With the latest and greatest innovations and developments shared by the industry’s most forward-thinking engineers, designers and manufacturers, Red Cabin’s Aircraft Cabin Innovation Summit in Hamburg was packed with expert speakers, insightful panel discussions and topical takeaways.
The annual event, this time hosted at the Airbus facilities in Finkenwerder, Germany, attracts a myriad of aerospace businesses from across the world. Over the course of three days, to discuss the future of passenger experience. At this year’s summit the trending topics were, perhaps unsurprisingly, sustainability and accessibility. Both are ongoing challenges for the aviation industry, which is – with more zeal than ever – working to tackle.
Rhian Bache, Product Manager and Marco Seidlitz, Key Account Manager at STG Aerospace, were in on the action last week. Here Rhian shares her thoughts from an exciting and engaging Red Cabin Innovation Summit.
It was evident that the industry has now fully embraced the importance of creating a more sustainable future. It was a topic that was seemingly mentioned in each presentation at the Summit, with everyone from suppliers and design houses, to OEMs and airlines, asking questions on what the next steps are.
Weight reduction of products is often the first port of call for manufacturers. While this does inevitably increase the sustainability of a product’s operation – reducing fuel consumption for example – this does not consider the manufacturing process itself, nor the materials used. The panel discussion on “Cabin Sustainability – The OEM view” and the comments by by Airbus’ Maite Gonzáles Eizaguirre on Life Cycle Analysis was particularly insightful on this topic, raising the question of who should bear responsibility here – airlines, or OEMs and how do we use a holistic approach?
Ultimately, discussions would always come back to the passenger experience. Research from Airbus revealed that 40 per cent of travellers are willing to pay more for carbon neutral tickets, but opinions from industry-leading airlines and OEMs varied. It therefore comes down to a question of compromise and whether passengers would either increase their spend, or reduce their expectation in terms of cabin features, in the name of enhanced sustainability. This question remains unanswered.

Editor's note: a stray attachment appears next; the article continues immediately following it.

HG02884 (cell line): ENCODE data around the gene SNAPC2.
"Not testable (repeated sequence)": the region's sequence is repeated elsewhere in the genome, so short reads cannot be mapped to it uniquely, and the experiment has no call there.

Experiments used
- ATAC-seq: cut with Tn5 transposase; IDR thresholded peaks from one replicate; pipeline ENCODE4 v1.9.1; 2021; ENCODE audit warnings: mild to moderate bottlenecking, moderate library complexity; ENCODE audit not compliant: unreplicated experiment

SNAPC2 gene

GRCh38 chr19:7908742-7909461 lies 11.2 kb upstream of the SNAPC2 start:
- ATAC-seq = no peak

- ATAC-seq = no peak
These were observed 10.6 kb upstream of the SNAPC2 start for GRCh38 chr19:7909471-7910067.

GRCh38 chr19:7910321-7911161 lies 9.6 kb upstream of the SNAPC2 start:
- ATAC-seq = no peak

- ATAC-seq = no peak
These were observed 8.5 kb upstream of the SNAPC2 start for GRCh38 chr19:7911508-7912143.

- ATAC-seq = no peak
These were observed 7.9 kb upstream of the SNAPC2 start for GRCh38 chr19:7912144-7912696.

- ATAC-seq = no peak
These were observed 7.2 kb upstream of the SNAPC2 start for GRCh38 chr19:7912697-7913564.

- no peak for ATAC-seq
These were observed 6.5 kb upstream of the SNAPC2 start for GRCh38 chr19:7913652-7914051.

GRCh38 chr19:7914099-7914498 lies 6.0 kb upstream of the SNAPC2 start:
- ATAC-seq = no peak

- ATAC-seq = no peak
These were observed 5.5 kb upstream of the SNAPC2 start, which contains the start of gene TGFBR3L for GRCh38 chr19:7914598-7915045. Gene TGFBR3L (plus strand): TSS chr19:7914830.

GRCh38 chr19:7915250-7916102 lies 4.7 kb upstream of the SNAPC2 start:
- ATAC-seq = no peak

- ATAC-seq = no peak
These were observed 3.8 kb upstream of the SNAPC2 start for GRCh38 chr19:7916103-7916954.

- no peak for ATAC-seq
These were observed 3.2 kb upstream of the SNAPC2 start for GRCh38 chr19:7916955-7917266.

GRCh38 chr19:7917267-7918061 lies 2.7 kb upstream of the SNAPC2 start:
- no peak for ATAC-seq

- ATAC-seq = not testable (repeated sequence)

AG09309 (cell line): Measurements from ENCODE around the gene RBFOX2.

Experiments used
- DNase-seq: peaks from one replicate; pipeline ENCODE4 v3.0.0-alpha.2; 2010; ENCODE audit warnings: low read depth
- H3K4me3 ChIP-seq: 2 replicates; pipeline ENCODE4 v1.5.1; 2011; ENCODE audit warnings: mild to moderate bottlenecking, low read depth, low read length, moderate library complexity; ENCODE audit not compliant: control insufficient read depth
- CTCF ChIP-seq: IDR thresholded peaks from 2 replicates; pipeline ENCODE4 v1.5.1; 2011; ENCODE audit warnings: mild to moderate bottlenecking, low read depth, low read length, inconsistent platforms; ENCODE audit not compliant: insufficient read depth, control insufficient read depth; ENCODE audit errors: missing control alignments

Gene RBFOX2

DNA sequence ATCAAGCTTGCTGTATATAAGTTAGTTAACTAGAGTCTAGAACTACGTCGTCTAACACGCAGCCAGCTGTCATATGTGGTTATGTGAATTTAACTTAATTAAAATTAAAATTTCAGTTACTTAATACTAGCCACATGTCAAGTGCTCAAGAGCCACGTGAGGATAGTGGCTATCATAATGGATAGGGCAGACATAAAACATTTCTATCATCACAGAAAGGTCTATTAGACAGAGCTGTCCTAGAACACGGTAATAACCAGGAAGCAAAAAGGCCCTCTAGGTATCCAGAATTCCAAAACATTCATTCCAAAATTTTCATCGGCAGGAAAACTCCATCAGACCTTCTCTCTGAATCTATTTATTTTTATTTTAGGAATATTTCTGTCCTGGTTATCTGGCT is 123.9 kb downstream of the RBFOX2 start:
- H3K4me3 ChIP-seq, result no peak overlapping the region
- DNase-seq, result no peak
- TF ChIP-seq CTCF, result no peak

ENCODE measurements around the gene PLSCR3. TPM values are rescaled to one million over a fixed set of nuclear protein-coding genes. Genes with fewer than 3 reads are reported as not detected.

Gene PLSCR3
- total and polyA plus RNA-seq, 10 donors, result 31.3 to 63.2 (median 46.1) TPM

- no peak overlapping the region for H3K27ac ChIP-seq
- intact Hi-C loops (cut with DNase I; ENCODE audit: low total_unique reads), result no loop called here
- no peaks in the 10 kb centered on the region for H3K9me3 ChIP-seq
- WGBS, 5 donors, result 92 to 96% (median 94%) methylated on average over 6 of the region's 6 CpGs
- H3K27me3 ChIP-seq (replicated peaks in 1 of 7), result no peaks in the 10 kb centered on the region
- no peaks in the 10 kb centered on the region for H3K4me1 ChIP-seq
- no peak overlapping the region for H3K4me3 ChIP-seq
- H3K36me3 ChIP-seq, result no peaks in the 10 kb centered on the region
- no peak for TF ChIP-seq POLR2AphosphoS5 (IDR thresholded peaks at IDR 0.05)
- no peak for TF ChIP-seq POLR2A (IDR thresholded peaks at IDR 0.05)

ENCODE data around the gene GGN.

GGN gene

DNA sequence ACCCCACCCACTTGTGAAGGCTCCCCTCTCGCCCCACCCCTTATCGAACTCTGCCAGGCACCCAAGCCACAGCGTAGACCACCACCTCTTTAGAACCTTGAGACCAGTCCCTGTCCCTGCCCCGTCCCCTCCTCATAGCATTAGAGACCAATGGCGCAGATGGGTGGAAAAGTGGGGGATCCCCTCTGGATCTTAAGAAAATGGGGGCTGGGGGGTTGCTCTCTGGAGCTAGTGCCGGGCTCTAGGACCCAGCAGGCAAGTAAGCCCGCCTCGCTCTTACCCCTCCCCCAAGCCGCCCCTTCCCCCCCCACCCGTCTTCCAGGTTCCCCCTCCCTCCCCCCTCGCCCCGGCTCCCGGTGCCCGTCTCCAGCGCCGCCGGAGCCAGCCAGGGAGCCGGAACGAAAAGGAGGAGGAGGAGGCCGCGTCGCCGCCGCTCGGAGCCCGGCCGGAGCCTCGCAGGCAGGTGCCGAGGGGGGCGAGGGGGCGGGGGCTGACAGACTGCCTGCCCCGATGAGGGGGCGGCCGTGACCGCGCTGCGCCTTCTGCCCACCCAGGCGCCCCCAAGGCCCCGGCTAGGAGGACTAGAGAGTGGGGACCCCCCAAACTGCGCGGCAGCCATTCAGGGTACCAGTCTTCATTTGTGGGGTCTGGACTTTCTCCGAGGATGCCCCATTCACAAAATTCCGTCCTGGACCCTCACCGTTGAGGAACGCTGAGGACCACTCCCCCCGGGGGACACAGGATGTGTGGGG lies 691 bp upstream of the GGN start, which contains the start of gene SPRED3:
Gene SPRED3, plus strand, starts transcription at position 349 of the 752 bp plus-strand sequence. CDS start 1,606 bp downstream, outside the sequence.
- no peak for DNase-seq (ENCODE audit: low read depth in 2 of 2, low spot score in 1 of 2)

It is often thought that improvements need to be made in the interests of people with reduced mobility, or those with visual or auditory impairments. However, the reality is that making these improvements benefits all passengers and once you open up this point of discussion, it becomes abundantly clear that creating a more accessible cabin, will only improve overall passenger experience.
Iris Kowen, El Al Israel Airlines’ Accessibility Specialist, provided incredible insight during a panel event when she spoke about the problem with business class arm rests. Wheelchair users often fly business class because of its improved accessibility, but arm rests that don’t lower completely create a major issue. The specificity of this issue points to how important it is to work with specialists, because without the engagement of focus groups, these sorts of issues fly under the radar.
In order to address these challenges and improve the experience of not only disabled customers but of all passengers, we have to look closely at how passengers interact with the cabin. This is the only way we will be able to make the subtle tweaks and changes that, overall, make a monumental difference.
Airlines are more focussed on cabin design than ever before. It was apparent that there is a real desire to make First and Business Class cabins feel more homely, more comfortable and more agile to customer wants and needs, and to ultimately improve the passenger experience in all sections of the cabin, by way of “low-risk” customisation.
There were several discussions around the use of low-risk customisation and avoiding what was colloquially referred to as “just putting a logo on it”. A growing number of airlines are seeking quicker but effective means of representing their brand, such as seat material colours, stitching colour options, lighting and signage, and so on. These options are now being favoured over the more avant-garde design choices for projects with tight timescales.
This year’s Red Cabin Aircraft Cabin Innovation Summit surpassed all my expectations. It was truly incredible to sit in on so many insightful panel discussions, listen to such engaging speakers and network with the industry’s most exciting innovators. It has only made us even more excited to return to Hamburg this summer for AIX 2023.